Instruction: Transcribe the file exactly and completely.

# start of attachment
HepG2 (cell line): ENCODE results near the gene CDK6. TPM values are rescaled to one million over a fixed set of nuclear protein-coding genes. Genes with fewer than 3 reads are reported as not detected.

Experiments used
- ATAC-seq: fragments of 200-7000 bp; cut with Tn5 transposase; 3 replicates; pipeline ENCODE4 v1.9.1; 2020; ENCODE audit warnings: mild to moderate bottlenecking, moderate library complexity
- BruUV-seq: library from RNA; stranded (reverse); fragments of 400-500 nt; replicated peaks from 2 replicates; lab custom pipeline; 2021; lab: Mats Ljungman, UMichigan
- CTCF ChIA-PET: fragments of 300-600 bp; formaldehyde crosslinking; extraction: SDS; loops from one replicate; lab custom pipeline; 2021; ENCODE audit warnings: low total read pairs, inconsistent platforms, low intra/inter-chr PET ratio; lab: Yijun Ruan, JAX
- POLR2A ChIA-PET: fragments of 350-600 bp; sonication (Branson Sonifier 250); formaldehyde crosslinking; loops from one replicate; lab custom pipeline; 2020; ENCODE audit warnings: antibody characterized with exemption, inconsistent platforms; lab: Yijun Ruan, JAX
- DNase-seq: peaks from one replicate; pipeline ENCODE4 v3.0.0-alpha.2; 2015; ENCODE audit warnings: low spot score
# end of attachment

HepG2 (cell line): ENCODE results near the gene CDK6. TPM values are rescaled to one million over a fixed set of nuclear protein-coding genes. Genes with fewer than 3 reads are reported as not detected.

Experiments used
- ATAC-seq: fragments of 200-7000 bp; cut with Tn5 transposase; 3 replicates; pipeline ENCODE4 v1.9.1; 2020; ENCODE audit warnings: mild to moderate bottlenecking, moderate library complexity
- BruUV-seq: library from RNA; stranded (reverse); fragments of 400-500 nt; replicated peaks from 2 replicates; lab custom pipeline; 2021; lab: Mats Ljungman, UMichigan
- CTCF ChIA-PET: fragments of 300-600 bp; formaldehyde crosslinking; extraction: SDS; loops from one replicate; lab custom pipeline; 2021; ENCODE audit warnings: low total read pairs, inconsistent platforms, low intra/inter-chr PET ratio; lab: Yijun Ruan, JAX
- POLR2A ChIA-PET: fragments of 350-600 bp; sonication (Branson Sonifier 250); formaldehyde crosslinking; loops from one replicate; lab custom pipeline; 2020; ENCODE audit warnings: antibody characterized with exemption, inconsistent platforms; lab: Yijun Ruan, JAX
- DNase-seq: peaks from one replicate; pipeline ENCODE4 v3.0.0-alpha.2; 2015; ENCODE audit warnings: low spot score